Sankaranarayanan said he wishes that when he was growing up in India -- and was fascinated with computers -- he could have taken classes through a platform like Coursera.

"It's an amazing time to be growing up in," he said. "There's so much knowledge at your fingertips, and you just have to be motivated to sign up."

Sankaranarayanan said the material he prepares for his Coursera class will be a benefit to his students on the Boulder campus because they'll be able to watch the videos online for supplemental material.

A teaching experiment

CU professor Robert Erickson has given much thought to how he'll develop his power electronics course for Coursera, and he's going to try to replicate his campus class as much as possible.

"We've already spent the last 30 years developing a curriculum that's well accepted by industry," he said. "The Coursera audience will be very different. Anybody can sign up. It's free. And a lot of them won't finish. I think that doesn't matter. We should still present the best course we can, and that's based on the experience that I -- and my colleagues -- already have. It's important that we don't dumb it down."

CU professor Michael Dubson will be teaching an introductory physics course in parallel with an in-the-classroom first-year physics course on the Boulder campus. The teaching is a research experiment that will help Dubson gauge how well people are learning in MOOCs.

The students in both classrooms will take a pre-test to gauge their background knowledge before they start the course.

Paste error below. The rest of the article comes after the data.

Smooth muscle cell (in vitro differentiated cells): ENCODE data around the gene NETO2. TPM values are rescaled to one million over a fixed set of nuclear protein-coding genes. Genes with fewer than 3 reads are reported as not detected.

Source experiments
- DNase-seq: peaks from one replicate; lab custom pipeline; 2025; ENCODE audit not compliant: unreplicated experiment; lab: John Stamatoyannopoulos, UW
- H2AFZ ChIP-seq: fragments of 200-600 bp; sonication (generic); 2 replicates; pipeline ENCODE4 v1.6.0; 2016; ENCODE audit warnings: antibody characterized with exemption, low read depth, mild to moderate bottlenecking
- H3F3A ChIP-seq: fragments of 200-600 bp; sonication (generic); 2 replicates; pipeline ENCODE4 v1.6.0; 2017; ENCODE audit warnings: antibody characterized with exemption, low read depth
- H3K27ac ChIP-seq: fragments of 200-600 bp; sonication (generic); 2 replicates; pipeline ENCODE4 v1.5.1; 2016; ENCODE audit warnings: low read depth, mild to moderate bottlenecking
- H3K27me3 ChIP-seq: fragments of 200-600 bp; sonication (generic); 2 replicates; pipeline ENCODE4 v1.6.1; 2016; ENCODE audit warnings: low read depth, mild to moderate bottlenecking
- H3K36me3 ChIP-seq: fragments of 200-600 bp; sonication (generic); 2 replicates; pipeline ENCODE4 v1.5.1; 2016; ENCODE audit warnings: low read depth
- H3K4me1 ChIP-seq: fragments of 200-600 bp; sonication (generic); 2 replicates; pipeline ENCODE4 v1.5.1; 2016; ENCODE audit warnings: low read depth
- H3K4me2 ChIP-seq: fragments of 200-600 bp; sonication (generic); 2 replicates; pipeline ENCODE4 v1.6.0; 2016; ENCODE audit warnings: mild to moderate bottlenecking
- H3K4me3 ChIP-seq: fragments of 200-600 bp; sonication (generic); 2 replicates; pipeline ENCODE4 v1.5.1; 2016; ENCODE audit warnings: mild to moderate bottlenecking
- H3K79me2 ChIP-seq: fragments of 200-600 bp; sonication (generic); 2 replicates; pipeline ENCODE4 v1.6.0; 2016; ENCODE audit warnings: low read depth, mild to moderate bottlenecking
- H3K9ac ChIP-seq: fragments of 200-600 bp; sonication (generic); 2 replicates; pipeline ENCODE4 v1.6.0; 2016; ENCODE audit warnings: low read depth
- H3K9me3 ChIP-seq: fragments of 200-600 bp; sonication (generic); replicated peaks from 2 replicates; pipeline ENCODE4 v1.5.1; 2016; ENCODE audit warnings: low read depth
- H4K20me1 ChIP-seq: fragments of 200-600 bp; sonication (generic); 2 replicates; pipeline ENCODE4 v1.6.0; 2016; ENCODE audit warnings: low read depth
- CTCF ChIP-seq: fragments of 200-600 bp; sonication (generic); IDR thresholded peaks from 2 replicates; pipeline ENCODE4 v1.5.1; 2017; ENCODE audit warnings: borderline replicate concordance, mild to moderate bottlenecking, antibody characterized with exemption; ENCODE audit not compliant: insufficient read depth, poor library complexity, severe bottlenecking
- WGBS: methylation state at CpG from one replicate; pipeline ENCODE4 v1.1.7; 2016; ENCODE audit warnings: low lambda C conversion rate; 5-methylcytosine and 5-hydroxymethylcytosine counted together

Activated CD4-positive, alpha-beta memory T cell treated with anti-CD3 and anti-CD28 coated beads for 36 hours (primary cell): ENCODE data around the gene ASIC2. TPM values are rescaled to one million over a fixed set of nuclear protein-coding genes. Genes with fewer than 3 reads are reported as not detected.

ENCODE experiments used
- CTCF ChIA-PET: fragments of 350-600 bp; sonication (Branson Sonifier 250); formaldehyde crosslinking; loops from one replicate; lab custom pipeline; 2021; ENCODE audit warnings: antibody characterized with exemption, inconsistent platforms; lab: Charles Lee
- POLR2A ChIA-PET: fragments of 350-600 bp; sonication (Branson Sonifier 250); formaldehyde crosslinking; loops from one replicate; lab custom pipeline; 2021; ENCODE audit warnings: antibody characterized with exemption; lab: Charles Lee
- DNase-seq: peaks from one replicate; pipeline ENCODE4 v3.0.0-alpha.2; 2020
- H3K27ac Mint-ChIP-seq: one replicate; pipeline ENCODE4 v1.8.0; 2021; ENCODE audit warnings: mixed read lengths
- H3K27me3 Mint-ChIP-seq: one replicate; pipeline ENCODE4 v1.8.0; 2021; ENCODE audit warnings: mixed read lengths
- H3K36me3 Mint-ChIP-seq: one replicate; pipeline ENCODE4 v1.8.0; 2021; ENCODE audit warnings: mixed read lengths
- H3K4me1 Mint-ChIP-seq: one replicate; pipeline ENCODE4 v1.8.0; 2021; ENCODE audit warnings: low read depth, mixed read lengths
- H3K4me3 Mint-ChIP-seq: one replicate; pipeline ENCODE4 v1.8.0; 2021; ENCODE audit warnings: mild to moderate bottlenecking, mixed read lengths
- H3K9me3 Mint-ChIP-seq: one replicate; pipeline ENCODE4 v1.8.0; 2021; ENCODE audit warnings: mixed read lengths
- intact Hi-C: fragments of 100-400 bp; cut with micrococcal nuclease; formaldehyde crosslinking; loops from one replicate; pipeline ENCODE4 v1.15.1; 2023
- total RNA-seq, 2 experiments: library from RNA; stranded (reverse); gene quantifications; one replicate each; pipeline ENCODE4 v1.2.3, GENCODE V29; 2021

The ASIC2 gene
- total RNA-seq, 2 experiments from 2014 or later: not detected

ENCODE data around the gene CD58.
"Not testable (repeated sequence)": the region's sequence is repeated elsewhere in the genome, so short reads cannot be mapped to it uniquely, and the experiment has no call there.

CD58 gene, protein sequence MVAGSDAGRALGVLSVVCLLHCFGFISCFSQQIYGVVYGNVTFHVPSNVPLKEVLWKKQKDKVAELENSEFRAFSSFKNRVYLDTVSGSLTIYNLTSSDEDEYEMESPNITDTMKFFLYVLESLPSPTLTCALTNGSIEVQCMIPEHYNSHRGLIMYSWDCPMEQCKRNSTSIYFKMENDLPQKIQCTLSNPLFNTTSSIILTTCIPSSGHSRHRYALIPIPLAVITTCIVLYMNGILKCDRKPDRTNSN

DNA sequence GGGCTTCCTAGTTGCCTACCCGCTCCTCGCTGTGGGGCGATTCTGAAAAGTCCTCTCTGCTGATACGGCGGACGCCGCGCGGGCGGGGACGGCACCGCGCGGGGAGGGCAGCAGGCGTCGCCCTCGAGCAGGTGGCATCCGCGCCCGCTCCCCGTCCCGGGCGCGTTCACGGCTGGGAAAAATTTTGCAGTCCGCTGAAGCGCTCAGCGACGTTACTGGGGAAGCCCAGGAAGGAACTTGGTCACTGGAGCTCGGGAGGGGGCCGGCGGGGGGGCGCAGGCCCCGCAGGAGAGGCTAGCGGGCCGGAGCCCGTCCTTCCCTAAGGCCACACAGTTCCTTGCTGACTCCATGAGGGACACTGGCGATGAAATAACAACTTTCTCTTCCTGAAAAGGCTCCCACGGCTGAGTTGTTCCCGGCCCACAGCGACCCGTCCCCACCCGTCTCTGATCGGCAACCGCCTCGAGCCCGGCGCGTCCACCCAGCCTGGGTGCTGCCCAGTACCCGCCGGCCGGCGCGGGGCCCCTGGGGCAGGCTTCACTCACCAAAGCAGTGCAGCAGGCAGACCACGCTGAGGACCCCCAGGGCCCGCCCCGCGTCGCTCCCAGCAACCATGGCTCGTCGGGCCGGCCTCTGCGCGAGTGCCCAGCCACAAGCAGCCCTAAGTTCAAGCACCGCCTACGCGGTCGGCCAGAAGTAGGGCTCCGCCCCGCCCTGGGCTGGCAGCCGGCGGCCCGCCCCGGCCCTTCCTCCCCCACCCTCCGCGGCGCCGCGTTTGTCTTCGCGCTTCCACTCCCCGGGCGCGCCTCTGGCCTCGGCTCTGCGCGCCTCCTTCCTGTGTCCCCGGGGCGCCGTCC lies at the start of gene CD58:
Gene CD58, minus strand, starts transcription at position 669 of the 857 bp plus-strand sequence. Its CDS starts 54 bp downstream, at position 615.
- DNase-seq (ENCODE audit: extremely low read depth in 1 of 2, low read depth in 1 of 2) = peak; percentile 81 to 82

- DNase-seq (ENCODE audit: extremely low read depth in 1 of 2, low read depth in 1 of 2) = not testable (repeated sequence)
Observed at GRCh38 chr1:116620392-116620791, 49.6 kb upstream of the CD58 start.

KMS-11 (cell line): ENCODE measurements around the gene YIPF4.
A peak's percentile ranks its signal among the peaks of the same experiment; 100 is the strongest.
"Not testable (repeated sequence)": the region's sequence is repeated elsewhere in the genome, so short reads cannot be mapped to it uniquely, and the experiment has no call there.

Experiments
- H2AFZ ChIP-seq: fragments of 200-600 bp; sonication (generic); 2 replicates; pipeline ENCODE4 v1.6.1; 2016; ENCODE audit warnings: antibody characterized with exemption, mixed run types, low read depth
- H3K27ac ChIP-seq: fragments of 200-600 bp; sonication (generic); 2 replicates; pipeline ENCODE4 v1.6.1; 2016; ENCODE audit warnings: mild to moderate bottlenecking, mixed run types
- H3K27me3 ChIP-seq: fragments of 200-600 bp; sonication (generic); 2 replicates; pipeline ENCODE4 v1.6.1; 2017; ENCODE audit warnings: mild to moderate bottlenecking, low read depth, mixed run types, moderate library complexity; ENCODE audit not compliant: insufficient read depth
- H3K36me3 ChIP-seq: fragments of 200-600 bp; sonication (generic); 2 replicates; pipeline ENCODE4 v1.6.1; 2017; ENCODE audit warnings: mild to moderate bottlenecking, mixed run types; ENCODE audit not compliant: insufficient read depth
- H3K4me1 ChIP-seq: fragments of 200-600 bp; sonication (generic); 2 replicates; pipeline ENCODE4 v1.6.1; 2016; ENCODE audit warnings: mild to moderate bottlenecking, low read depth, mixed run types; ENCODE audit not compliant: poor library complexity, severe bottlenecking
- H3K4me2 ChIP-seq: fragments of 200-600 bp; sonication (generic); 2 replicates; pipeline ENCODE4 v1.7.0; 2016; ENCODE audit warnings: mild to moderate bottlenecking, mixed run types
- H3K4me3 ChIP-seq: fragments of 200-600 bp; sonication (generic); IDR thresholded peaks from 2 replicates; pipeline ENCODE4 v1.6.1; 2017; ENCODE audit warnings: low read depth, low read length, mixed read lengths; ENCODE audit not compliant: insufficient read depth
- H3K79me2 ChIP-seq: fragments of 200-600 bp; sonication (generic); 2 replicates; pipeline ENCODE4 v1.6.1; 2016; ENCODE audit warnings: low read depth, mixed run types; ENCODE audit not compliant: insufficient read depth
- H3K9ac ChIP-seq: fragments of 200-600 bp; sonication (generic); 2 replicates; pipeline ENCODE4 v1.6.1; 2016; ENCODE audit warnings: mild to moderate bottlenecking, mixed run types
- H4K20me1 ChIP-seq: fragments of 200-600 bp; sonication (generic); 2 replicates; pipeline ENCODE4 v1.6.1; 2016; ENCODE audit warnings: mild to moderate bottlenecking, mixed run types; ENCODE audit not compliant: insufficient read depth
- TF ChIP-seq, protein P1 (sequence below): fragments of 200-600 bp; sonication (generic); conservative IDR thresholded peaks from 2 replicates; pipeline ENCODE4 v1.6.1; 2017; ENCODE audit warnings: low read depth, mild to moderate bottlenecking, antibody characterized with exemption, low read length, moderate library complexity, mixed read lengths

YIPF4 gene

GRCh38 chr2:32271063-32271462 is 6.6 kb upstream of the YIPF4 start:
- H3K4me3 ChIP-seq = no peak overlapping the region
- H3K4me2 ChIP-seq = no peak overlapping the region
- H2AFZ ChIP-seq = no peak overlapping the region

"On the one hand, people say, 'Oh, surely the students in the MOOCs won't do as well because there aren't the various social pressures for them to perform. They are at a serious risk of exiting the class, and they're not paying for it. But there's another way to look at it. The MOOC students signed up for the class because they have a deep interest in physics, and maybe that will counterbalance the lack of social support."

Months after the class is finished, Dubson and researchers will analyze the data and publish a report that will help people understand just how effective teaching is in a massive, worldwide classroom.

"I think all professors believe that teaching a course simply doesn't mean just delivering information to a student," Dubson said. "It means providing a healthy learning environment that makes the delivery of information effective."

He shrugs off the notion that universities should worry about giving away education for free through MOOCs.

"First-rate education is already available for free. There are books in libraries," he said. "But learning is much more complex and rich. The web makes it easy to deliver information -- but that's not the same as providing a learning environment."

Contact Camera Staff Writer Brittany Anas at 303-473-1132 or

CU on Coursera

The University of Colorado's Boulder campus will offer the following four courses for free online via Coursera beginning on a date still to be determined:

"Comic Books and Graphic Novels" taught by William Kuskin

"Physics 1 for Physical Majors" taught by Michael Dubson

"Linear and Integer Programming" taught by Sriram Sankaranarayanan

"Introduction to Power Electronics" taught by Robert Erickson ___



The 11 Best Online Bachelor's Programs (US News & World Report 2013)